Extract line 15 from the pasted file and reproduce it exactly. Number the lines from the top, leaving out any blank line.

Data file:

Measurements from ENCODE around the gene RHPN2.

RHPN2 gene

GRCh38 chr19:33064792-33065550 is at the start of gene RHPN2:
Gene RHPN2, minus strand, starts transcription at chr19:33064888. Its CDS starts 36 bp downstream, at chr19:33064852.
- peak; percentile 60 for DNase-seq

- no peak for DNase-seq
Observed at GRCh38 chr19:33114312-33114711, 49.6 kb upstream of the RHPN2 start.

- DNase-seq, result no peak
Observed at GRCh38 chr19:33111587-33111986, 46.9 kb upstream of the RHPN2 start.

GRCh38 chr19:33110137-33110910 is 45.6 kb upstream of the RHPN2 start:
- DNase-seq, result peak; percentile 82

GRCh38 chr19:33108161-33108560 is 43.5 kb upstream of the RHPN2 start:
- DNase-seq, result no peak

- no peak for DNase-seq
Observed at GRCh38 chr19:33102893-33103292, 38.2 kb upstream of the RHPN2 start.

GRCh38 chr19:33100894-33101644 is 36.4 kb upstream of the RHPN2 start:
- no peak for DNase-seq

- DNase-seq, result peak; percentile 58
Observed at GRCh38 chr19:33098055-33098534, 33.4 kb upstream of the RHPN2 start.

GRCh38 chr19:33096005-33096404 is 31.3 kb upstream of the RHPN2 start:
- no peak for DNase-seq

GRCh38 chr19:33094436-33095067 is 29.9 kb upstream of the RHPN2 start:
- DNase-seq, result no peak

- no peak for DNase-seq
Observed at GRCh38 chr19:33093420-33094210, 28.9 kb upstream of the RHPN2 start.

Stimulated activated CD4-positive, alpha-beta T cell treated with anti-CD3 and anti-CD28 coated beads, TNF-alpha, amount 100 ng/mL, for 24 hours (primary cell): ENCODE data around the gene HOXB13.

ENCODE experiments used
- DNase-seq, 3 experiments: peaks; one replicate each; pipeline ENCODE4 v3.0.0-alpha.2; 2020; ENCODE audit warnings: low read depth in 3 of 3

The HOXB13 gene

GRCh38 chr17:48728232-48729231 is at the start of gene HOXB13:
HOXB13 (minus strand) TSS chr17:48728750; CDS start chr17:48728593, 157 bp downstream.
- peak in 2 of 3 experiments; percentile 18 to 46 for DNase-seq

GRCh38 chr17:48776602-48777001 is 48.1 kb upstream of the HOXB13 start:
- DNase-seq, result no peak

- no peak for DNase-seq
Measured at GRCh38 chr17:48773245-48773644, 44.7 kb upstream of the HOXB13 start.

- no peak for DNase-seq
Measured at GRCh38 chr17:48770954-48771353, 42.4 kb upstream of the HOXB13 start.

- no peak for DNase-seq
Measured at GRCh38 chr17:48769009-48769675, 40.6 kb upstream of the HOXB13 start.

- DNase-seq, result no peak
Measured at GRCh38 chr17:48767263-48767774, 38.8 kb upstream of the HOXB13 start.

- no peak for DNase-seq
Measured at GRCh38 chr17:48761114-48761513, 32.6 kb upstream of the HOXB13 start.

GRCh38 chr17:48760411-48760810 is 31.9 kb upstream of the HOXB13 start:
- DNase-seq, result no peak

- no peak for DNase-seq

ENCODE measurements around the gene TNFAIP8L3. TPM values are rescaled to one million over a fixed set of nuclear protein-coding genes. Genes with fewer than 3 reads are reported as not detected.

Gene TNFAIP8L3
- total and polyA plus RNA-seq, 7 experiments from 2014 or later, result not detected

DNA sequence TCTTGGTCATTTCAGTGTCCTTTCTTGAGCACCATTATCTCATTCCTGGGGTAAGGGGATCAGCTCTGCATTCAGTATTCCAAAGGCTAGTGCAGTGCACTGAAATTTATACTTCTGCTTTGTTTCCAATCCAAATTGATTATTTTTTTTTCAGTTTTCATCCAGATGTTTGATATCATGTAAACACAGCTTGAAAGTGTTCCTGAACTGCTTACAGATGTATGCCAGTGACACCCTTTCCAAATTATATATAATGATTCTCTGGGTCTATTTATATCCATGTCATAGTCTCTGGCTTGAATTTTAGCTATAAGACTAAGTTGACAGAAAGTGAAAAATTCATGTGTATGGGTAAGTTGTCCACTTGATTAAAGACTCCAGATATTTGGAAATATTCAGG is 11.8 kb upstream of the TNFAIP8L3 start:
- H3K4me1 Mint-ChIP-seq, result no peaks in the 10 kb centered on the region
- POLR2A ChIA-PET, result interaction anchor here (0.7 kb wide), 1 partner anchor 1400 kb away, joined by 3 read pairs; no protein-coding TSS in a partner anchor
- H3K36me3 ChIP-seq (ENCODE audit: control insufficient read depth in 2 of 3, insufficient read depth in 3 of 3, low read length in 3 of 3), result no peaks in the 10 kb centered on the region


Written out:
Observed at GRCh38 chr19:33102893-33103292, 38.2 kb upstream of the RHPN2 start.